By Tom Quiner

The world is easy to understand if one understands a single sentence in the bible:

“So God created man in his own image, in the image of God he created him; male and female he created them.”

Readers of the bible are confronted with this sentence on the first page, in Genesis 1:27.

God made us. Even more, we’re made in his image, he endorses us, and he loves us, because He made us. He didn’t have to make us. But He did.

Thank-you, God, for this gift of our life.

We are valuable to God, since He made us. He created man in two genders, male and female, so clearly our genders, our sexual identities, so to speak, have meaning.

If God made us, everything about us must have meaning. Why else would a loving God create us in His image? Dr. Peter Kreeft puts it this way:

“But we are objects to God (though we are subjects to this world); we too, therefore, are true only when we conform to God’s knowledge of us, God’s artistic plan for our identity. Since our highest freedom means freedom to be ourselves, we are most free when we are most obedient to God’s will, which expresses His idea of us.”

We are fully alive, truly liberated, when we conform our lives to His image.

Modern man seems confused by this sentence from Genesis. He thinks that we should conform

The redefinition of humanity

The redefinition of humanity

our lives to our urges and our desires, not God’s image. Modern man thinks that marriage should be reconfigured based on these urges, instead of on the fruit of creation when a man and woman become one flesh.

The redefinition of humanity

The redefinition of humanity

Gender confusion seems epidemic.

Even more, it seems like a whole lot of folks don’t like the image in which they were made. They’re having surgeries in an attempt to reorient their genders.

They’re having their faces and bodies remade to look like something that isn’t human.

Photographer Phillip Toledano captured the faces (and more) of people who have had their faces and bodies transfigured and transgendered. He explained the implications:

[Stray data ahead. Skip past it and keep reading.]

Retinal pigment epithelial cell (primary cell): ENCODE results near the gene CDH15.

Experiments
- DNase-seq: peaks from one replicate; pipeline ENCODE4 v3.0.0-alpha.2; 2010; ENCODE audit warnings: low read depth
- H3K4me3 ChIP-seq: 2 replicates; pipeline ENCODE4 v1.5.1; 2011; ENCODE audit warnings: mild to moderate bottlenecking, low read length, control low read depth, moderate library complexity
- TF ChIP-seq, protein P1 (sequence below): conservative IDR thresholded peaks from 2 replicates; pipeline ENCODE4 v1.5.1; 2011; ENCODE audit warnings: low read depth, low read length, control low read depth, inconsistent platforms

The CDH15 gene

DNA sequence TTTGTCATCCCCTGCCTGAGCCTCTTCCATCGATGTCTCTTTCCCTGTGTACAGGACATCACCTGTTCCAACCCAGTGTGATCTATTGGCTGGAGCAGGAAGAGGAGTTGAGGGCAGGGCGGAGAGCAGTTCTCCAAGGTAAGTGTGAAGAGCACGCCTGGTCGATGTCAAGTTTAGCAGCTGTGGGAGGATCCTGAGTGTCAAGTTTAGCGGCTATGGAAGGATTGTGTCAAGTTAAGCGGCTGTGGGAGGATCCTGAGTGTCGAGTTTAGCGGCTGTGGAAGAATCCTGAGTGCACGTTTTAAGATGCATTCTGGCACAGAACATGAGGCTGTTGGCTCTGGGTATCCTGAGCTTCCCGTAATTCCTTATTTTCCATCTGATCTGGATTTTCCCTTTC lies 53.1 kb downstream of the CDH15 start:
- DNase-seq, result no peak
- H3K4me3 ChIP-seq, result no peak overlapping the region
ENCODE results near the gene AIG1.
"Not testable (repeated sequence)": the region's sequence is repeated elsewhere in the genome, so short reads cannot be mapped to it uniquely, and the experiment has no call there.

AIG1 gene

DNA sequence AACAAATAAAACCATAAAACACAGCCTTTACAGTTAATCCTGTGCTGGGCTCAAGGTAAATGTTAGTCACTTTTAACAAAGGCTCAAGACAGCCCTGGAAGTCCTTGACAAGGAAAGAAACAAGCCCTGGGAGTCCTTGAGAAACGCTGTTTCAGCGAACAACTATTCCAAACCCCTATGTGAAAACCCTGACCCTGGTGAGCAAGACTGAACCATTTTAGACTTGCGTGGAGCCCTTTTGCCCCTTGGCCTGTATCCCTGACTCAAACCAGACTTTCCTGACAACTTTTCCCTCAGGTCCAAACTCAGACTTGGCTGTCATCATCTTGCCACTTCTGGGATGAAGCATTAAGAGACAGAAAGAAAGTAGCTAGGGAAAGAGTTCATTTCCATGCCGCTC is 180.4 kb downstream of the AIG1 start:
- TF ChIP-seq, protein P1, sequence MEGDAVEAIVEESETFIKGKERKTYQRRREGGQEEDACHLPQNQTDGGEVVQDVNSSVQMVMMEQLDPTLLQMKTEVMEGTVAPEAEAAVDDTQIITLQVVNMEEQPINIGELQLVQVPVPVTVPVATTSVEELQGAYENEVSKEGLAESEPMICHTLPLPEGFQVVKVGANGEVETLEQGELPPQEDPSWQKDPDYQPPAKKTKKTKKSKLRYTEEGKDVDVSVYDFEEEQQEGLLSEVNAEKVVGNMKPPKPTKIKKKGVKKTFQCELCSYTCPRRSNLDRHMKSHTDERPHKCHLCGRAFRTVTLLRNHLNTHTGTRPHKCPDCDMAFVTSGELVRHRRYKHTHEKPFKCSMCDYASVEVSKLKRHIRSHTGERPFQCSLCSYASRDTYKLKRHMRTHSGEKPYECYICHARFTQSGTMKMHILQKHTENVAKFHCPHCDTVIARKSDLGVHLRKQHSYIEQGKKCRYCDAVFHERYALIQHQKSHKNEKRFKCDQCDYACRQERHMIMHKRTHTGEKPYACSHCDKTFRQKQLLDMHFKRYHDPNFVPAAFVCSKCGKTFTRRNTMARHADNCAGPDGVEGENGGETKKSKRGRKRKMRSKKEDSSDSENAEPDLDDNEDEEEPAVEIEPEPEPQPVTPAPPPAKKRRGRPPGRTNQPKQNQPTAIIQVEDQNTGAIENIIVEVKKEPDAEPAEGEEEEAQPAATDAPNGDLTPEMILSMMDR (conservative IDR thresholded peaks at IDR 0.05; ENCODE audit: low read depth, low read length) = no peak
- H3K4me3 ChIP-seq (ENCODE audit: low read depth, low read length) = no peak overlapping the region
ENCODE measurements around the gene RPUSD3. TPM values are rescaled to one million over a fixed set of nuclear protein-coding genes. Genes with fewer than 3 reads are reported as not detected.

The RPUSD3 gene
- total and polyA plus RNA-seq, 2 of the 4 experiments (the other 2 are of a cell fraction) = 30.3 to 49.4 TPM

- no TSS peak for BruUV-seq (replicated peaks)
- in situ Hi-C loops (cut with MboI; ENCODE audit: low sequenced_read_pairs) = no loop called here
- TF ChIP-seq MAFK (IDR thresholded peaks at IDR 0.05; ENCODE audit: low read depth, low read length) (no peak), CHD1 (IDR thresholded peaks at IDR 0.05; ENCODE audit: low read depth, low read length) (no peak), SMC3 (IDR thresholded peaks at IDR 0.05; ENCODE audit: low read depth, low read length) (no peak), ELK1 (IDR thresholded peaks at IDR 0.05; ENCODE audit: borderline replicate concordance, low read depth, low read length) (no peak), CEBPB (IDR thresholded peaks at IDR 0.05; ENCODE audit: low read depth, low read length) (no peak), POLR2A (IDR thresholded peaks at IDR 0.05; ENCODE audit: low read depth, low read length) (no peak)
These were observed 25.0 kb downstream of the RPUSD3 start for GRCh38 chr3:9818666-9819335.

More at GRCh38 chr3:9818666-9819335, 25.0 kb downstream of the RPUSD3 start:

“In 50 or 100 years time, I think humanity won’t look like it does today because of technology. … We will be able to redefine what it means to look human and I think these people are the vanguard of that type of evolution.”

In other words, Mr. Toledano thinks the natural progression of civilization is for man to reject

The redefinition of humanity

The redefinition of humanity

God’s image and remake himself in the image of something alien. I don’t mean to be unkind to the folks in these photographs, but they look like aliens from a Star Trek episode.

What do you think?

Should we be content to look like God? Or is the alien look the wave of the future?

I think God might invoke an old Billy Joel song at this point:

“I love you just the way you are.”

 

 

7 Comments

  1. Bob Vance on April 6, 2013 at 2:04 am

    Since gays are people, by your definition God created them. I can’t believe a loving God would create someone and then force them to live unhappy lives. People get married all the time and either choose or just can’t have kids.

    Technology may expand how people can modify their bodies, but it seems people have always experimented. Tattoos go back thousands of years. There are also body piercings which includes ear rings – very common even today. Who came up with the idea of making a hole in their ear so they can attach ornaments?

  2. zachandclem on April 7, 2013 at 12:43 pm

    “We are fully alive, truly liberated, when we conform our lives to His image.”

    I can’t even BEGIN to explain how much I disagree with this. We are fully alive and living the life God wants us to live, when do what makes us HAPPY.